The Greek economy continues to suffer, but the country’s shipowners are spending as though there were no crisis. Once popular, Greece’s shipping companies are now widely reviled.
There was a time when Greece’s shipowners adorned the covers of gossip magazines and ran football clubs, secure in the affection of millions of fans. But these days, men like Theodoros Veniamis, one of the richest shippers in the country, need personal protection. Many don’t leave home without it.
On the list of Greeks hated by their countrymen, shipowners have almost reached the top; only politicians are more reviled. They are threatened by radical leftist groups and even physically attacked. There have also been attempted kidnappings. In at least one case, a family of a shipowner paid millions in ransom.
Shipping magnates in Greece are considered greedy and unscrupulous. According to international analyses, at least €140 billion of shipping industry money has gone untaxed since 2002, a sum that would reduce the critically indebted country’s financial obligations by almost half. In Switzerland alone, there is thought to be up to €60 billion in Greek funds, mostly belonging to shipping companies. They were partly accumulated legally, thanks to a web of special regulations allowing tax exemptions for ship owners, and partly illegally, through outright tax evasion. In the past year, Viktor Restis, a shipping company owner, was arrested under suspicion of money laundering.
‘We Follow Our Own Metabolism’
But that’s not all. Greece remains a country in crisis. Unemployment stands at 27 percent, tax revenues are stagnant and Athens is haggling with international lenders over a potential new debt cut. Meanwhile, shipping companies are expanding their fleets as if money were no object.
Last year, they ordered 275 new ships worth almost €10 billion, more than any other country in the world. A similar sum was invested in the renovation of their fleet. In just the first weeks of this year, Greek shipping companies ordered 15 used and 19 new ships worth about €5 billion. It’s almost as if there hadn’t been a shipping crisis over the last several years.
“We follow our own metabolism,” says Veniamis. “We buy when the times are hard. It’s our recipe for success.” Because many Greek shipping companies are family-owned — unlike the publicly owned corporations that make up much of their international competition — they can afford such a strategy, he says. “The money comes from our own pockets.”
But when asked how that money arrived in his pocket, he becomes quiet. Veniamis, 63, runs the Golden Union Shipping Company, which has a fleet of 52 ships. He is ranked 51st on Lloyd’s registry of the most influential shipowners. As the president of the Union of Greek Shipowners he also speaks for approximately 800 shipping families commanding 5,000 freighters, container ships and tankers — the largest trade fleet in the world in terms of capacity.
When asked about tax evasion and the investigations into at least 46 shipowners, he becomes vague. In Germany too, there are “many ways to avoid paying taxes,” says Veniamis. “We are competing with the entire world. But nowhere else are the businessmen as patriotic.”
And what about the so-called “Lagarde list,” named after the former French finance minister, which lists over 2,000 offshore accounts in a Geneva bank? Of the names on the accounts, over 100 are suspected to belong to shipowners or their wives.
“Exceptions,” says Veniamis — isolated incidents, in which private real estate or family property had been cycled through company balance sheets. They are black sheep, he says, of the kind that exist everywhere. Then he quickly changes the subject and describes how his group supports 12,000 ailing families by sending them monthly grocery deliveries containing everything “from olive oil to croissants.”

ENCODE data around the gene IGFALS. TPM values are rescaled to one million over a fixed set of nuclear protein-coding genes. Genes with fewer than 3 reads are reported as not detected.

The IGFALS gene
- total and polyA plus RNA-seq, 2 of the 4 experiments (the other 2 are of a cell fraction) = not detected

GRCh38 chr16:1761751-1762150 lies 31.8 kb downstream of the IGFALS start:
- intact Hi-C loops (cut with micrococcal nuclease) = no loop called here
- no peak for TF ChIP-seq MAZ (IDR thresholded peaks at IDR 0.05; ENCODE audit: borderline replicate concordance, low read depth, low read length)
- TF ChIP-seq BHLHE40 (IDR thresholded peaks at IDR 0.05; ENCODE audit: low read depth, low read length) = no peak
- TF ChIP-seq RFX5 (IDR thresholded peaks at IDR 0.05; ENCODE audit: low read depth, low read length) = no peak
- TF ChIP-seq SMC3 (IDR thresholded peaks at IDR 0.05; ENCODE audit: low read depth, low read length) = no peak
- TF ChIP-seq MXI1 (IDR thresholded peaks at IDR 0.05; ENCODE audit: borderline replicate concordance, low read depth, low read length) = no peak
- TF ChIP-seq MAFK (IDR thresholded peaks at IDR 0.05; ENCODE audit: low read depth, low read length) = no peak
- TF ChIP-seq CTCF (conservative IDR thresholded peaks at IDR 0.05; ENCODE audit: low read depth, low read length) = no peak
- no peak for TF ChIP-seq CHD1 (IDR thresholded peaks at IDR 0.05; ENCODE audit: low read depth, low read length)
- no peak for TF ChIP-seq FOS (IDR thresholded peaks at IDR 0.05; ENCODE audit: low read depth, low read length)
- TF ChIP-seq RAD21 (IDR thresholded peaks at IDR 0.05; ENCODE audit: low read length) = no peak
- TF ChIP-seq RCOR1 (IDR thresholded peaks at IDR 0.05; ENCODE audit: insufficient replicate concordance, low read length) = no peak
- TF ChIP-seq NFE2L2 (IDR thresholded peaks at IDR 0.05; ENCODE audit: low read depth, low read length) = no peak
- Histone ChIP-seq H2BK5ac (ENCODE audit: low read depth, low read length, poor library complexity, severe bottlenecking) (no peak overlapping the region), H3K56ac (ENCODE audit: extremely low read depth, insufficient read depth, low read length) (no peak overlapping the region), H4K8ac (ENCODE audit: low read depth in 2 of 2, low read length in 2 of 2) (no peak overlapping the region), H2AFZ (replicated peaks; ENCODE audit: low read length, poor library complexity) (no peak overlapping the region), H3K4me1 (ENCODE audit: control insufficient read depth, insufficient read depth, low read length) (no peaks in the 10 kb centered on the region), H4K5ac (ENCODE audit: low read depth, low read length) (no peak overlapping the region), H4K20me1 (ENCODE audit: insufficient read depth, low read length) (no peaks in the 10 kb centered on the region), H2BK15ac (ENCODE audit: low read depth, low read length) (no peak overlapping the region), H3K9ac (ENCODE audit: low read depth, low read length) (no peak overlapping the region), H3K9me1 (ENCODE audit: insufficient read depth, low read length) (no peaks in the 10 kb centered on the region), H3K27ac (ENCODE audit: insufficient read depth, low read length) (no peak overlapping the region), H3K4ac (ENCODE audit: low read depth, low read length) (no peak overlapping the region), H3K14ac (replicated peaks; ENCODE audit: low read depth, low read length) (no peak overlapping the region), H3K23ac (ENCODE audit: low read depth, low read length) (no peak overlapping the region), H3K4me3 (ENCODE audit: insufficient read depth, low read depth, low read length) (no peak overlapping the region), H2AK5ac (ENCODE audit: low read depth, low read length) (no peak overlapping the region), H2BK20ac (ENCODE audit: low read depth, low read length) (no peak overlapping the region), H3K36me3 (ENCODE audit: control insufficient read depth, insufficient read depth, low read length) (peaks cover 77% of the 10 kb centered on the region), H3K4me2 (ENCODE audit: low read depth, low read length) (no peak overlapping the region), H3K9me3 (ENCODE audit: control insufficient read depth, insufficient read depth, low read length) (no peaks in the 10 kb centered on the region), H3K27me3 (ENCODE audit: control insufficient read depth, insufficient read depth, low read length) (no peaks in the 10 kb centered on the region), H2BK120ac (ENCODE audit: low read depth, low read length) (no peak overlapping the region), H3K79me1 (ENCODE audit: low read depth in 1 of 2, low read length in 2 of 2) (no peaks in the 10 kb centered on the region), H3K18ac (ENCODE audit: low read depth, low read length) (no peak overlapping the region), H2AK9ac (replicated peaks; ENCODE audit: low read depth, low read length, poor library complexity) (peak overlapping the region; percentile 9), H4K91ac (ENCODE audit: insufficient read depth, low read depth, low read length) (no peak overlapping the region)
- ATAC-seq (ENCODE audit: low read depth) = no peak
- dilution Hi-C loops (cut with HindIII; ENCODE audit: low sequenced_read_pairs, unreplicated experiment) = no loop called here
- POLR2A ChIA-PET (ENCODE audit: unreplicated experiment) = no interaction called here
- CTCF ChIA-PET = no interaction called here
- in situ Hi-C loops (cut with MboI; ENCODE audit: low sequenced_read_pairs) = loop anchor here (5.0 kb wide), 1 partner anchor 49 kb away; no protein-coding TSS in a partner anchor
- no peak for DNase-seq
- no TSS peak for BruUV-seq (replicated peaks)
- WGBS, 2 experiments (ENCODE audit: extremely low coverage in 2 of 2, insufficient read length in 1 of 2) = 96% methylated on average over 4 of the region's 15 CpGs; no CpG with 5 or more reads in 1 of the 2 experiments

Veniamis also doesn’t like to talk about the fact that almost all European countries subsidize their shipping companies in order to keep them competitive with those from the Far East. The tonnage tax, which is standard worldwide, is one form of this support. It’s a kind of flat-rate tax, mostly dependent on the size and capacity of the ship, but not of its actual profits.
The rate per ton differs, but according to experts, there’s nowhere in the world where ship owners are as spared from financial burdens to the degree they are in Greece.
Greek shipping companies, and those that operate in the country, are nearly exempt from taxes or duties, and income from international business needn’t be taxed at all. Even when a shipping company sells a ship, it isn’t taxed. The opposition party Syriza recently counted a total of 58 special rules and demanded that they be changed. “We have never had a different system,” says Veniamis. “We pay taxes as private people just as others do.”
Up to 7 percent of Greece’s economic output depends on shipping, he says. The country’s merchant marine, he claims, employs more local officers per ship than Germany. But as it turns out, that means only about 30,000 Greeks, and the sailors’ union complains of a 70 percent unemployment rate. The union also argues that, while Greek shipowners privately paid €15 million in taxes into the state coffers in 2012, the sailors paid over €55 million.
But now the ship owners are facing pressure. The government in Athens has extracted their approval to voluntarily double tonnage-tax duties, a move that is expected to translate into €140 million in tax revenues from the shipping industry annually for the next three years.
The businessmen basked in the public praise generated by their compromise. But shipping companies believe the deal will only cost them €100 million a year, much lower than Finance Ministry expectations. And they’re asking for considerably more time to pay it.